comparative  political_science  european_politics  world_trends  autocracy  right-wing_populism  conservatism  norms  institutions  via:nyhan 
december 2017 by rvenkat
Ethno-nationalist populism and the mobilization of collective resentment - Bonikowski - 2017 - The British Journal of Sociology - Wiley Online Library
Scholarly and journalistic accounts of the recent successes of radical-right politics in Europe and the United States, including the Brexit referendum and the Trump campaign, tend to conflate three phenomena: populism, ethno-nationalism and authoritarianism. While all three are important elements of the radical right, they are neither coterminous nor limited to the right. The resulting lack of analytical clarity has hindered accounts of the causes and consequences of ethno-nationalist populism. To address this problem, I bring together existing research on nationalism, populism and authoritarianism in contemporary democracies to precisely define these concepts and examine temporal patterns in their supply and demand, that is, politicians’ discursive strategies and the corresponding public attitudes. Based on the available evidence, I conclude that both the supply and demand sides of radical politics have been relatively stable over time, which suggests that in order to understand public support for radical politics, scholars should instead focus on the increased resonance between pre-existing attitudes and discursive frames. Drawing on recent research in cultural sociology, I argue that resonance is not only a function of the congruence between a frame and the beliefs of its audience, but also of shifting context. In the case of radical-right politics, a variety of social changes have engendered a sense of collective status threat among national ethnocultural majorities. Political and media discourse has channelled such threats into resentments toward elites, immigrants, and ethnic, racial and religious minorities, thereby activating previously latent attitudes and lending legitimacy to radical political campaigns that promise to return power and status to their aggrieved supporters. Not only does this form of politics threaten democratic institutions and inter-group relations, but it also has the potential to alter the contours of mainstream public discourse, thereby creating the conditions of possibility for future successes of populist, nationalist, and authoritarian politics.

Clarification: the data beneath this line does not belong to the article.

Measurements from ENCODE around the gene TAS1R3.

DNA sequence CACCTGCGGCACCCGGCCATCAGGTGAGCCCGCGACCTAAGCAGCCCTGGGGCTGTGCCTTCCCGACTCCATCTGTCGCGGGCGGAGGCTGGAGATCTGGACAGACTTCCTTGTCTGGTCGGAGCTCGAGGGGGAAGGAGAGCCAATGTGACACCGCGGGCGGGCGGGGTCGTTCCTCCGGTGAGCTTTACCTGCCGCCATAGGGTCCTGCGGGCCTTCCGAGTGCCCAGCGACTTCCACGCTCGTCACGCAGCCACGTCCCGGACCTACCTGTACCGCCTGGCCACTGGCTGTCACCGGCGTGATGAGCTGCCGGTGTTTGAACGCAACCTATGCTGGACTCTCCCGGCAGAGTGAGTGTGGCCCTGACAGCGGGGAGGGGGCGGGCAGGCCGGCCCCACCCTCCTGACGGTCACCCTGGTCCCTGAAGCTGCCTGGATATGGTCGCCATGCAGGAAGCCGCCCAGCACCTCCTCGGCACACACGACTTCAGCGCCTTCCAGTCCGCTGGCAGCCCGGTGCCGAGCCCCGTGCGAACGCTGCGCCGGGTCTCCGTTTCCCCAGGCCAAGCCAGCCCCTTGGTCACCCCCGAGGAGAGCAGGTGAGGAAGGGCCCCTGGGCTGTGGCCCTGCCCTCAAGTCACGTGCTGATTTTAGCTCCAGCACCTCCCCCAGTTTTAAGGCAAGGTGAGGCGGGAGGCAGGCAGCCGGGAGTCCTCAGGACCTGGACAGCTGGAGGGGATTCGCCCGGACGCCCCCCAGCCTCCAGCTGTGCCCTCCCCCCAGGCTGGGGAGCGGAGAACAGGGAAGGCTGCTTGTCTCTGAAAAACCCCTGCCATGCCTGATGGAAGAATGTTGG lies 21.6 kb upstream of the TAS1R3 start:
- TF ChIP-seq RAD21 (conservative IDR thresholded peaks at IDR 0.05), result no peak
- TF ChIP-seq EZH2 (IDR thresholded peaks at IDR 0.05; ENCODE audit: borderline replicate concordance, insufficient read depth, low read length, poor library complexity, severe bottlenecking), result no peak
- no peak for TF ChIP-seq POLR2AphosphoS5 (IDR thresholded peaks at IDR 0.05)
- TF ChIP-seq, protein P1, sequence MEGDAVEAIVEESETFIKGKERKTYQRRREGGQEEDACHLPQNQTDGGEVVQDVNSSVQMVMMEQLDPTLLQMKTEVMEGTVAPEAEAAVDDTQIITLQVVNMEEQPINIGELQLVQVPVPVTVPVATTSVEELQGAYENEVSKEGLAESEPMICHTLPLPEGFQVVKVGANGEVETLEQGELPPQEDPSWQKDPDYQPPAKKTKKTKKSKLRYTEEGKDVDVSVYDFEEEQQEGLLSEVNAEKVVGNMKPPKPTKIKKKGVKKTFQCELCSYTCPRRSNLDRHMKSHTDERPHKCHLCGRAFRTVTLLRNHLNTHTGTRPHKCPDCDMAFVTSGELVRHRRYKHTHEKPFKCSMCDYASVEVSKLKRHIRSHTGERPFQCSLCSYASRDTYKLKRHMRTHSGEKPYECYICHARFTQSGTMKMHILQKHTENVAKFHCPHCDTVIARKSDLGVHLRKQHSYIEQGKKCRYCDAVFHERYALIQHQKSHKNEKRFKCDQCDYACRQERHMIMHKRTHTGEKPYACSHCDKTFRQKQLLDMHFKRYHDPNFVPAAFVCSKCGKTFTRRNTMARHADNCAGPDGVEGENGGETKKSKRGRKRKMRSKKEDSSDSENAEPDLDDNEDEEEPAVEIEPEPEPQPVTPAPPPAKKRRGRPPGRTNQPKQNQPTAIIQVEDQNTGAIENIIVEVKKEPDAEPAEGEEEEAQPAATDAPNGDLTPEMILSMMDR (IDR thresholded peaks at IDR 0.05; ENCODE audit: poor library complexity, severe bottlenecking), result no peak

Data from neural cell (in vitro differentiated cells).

--my summary: framing effects and latent preferences produce a mechanism for ethno-nationalism, authoritarianism and populism to interact. But I don't understand this *context* business as well. Feels like a _everything is obvious_ explanation...Not very convincing

-- see also the special issue
http://onlinelibrary.wiley.com/doi/10.1111/bjos.2017.68.issue-S1/issuetoc
us_politics  european_politics  brexit  trumpism  political_psychology  framing_effects  political_economy  behavioral_economics  democracy  public_opinion  social_movements  via:nyhan